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Experts at odds over Russia’s further membership of Council of Europe

February 02, 2015, 15:53 UTC+3 Zamyatina Tamara
© Mikhail Japaridze/TASS

MOSCOW, February 2. /TASS/. Russian experts polled by TASS have conflicting opinions as to whether Russia should terminate its membership of the Council of Europe.

At the end of January the Parliamentary Assembly of the Council of Europe prolonged sanctions against the Russian delegation and stripped it of the voting rights till April 2015 over the crisis in Ukraine. In response Russia’s Federal Assembly suspended participation in PACE activities till the end of the year. Some legislators even argued that Russia should leave the 47-nation Council of Europe altogether. "It is not ruled out that in a year from now the question will be raised of the expediency of Russia’s presence in the Council of Europe. But that is a matter of the future," State Duma Speaker Sergey Naryshkin said.

"Any international organization is necessary for conducting a joint policy or at least for a joint discussion. But the Council of Europe in its present shape plays the role of the US Department of State’s backyard. Washington uses it against Russia’s interests. For Moscow it makes no sense to participate in an organization where it is barred from discussions and voting and now and then finds itself in the role of a whipping boy," the director of the Centre for Military-Political Studies at the Moscow State Institute of International Relations (MGIMO), Alexey Podberyozkin, told TASS.

"In the modern world there are more than 2,500 international organizations and new ones emerge every year. Russia appreciates its membership of such organizations as BRICS, the SCO, the EEU, and the CSTO. The world will not change if Russia leaves the PACE and the Council of Europe. In fact, although Russia is present on the list of their members, it does not take part in their activity even on an equitable basis, let alone on privileged terms, although it pays impressive membership dues: more than 30 million dollars, or one-tenth of the Council of Europe’s budget," Podberyozkin said.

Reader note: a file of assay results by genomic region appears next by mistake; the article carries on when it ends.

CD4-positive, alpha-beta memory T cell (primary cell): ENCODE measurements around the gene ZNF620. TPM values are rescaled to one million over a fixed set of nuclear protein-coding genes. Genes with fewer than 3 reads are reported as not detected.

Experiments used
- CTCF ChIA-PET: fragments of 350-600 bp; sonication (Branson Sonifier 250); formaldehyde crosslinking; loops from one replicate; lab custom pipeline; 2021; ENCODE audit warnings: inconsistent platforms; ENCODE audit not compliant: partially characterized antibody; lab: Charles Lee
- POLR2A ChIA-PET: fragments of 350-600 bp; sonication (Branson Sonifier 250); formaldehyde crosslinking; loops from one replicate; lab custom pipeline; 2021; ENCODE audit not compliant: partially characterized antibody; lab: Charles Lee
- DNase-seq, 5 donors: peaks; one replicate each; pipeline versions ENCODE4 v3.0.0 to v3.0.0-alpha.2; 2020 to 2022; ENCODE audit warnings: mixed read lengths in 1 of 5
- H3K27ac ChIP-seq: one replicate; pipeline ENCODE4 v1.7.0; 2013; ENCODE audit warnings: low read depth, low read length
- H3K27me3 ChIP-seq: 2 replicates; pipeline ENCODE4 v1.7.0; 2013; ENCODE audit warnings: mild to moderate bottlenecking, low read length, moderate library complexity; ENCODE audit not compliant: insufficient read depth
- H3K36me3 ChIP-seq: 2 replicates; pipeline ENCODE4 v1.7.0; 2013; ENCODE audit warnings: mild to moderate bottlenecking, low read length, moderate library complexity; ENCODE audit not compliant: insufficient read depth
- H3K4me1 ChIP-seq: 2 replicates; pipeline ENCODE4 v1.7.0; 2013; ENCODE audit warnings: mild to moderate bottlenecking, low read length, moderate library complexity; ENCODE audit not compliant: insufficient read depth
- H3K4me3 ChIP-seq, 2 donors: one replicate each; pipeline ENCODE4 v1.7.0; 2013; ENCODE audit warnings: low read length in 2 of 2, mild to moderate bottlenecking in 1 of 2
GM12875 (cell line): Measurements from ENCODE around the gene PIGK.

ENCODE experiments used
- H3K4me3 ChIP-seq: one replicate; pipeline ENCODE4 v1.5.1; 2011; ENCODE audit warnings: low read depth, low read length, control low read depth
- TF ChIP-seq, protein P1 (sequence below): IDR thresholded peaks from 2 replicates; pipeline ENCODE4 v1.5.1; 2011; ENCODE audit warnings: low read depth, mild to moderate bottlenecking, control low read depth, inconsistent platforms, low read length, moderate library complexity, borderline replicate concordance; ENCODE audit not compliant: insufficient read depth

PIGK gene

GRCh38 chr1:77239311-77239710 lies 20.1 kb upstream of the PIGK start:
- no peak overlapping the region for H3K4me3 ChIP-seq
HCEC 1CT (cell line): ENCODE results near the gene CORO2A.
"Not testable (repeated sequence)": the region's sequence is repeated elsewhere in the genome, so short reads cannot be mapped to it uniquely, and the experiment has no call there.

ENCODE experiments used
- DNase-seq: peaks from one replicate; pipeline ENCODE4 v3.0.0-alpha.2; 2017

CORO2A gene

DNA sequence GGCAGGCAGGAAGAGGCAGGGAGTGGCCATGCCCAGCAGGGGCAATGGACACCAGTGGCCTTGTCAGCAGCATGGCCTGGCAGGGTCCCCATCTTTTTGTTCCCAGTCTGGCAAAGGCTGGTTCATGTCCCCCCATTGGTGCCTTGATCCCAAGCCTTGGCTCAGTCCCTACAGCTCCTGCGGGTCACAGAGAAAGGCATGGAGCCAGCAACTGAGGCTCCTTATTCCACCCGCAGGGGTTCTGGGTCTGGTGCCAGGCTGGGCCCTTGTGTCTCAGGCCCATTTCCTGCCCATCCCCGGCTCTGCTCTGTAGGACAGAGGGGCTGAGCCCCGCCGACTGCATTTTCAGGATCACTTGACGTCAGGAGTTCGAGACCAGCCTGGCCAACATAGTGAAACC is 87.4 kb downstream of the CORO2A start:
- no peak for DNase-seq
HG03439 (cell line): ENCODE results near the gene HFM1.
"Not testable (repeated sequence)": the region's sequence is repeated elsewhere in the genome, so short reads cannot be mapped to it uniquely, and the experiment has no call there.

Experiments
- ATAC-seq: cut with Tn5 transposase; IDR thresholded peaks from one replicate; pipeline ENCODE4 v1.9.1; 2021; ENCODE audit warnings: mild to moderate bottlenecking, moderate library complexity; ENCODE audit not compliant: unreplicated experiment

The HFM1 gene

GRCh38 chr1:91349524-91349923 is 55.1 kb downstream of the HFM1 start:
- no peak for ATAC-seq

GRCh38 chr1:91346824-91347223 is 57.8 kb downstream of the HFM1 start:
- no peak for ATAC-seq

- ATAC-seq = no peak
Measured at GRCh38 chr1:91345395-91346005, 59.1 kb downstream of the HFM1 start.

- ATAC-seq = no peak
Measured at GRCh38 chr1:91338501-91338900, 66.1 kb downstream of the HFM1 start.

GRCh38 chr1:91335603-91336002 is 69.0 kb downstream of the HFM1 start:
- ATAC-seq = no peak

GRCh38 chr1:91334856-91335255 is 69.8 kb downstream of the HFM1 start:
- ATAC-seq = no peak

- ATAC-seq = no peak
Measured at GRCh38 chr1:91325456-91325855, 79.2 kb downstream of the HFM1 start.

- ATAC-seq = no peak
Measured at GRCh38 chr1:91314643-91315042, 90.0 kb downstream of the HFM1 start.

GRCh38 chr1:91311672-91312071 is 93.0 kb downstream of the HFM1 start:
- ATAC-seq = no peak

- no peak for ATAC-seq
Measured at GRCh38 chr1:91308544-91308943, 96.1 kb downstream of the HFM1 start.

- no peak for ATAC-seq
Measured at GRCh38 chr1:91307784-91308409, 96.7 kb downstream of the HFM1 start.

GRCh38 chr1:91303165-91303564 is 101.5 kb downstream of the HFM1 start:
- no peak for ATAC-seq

"The Council of Europe and the PACE have stopped playing the role of international organizations promoting cooperation by European countries in legal standards, human rights, democratic development, legality and cultural affairs. The Council of Europe is lobbying for the national interests of individual countries, and not all countries of the European community. As a matter of fact, the PACE and the Council of Europe have exhausted themselves," Podberyozkin said.

The deputy director of the Centre of European and International Research at the Higher School of Economics, Dmitry Suslov, emphatically disagrees: "Although the wish to slam the door is easy to explain emotionally, a walkout from the Council of Europe would deal a terrible blow on Russia and its foreign policy interests and make the country far less appealing in the eyes of its neighbours."

"Firstly, withdrawal from the Council of Europe - the oldest pan-European international organization - would symbolize Russia’s expulsion from Europe as a cultural, civilizational, political and geo-political space, which would merely give the Russophobes an extra argument to back up their stance ‘Russia is not Europe.’ Russia’s policies have all the way been geared to creating in Europe a common humanitarian and economic space and an indivisible system of security," Suslov said.

"Refusal to remain a member of the Council of Europe would be a real gift to the United States, Poland and the Baltic countries, which would have a fresh excuse for claiming that Russia in its current shape is a country alien to Europe, that a policy of containment against it is the best solution, and that contacts and cooperation with it should be minimized. Those who have been lying that Ukraine’s choice in favour of Europe would necessarily imply its choice against Russia would be able to declare how very right they were all the way. By leaving the Council of Europe Russia would have ruined the still existing fragile opportunities for starting a dialogue over Ukraine," Suslov said.

"The activities of the Council of Europe are based on a code of laws and human rights conventions. Most of these laws and conventions are humanitarian, which is consonant with Russian mentality and Russian values. It is in the interests of Russia and its human resources to remain a member of the Council of Europe, to rise above the current skirmishes, to stay within the framework of European law and to preserve the benchmarks of democratic development," the honorary president of the Foreign and Defense Policies Council, member of the OSCE Council of Wise Men, Sergey Karaganov, has told TASS.


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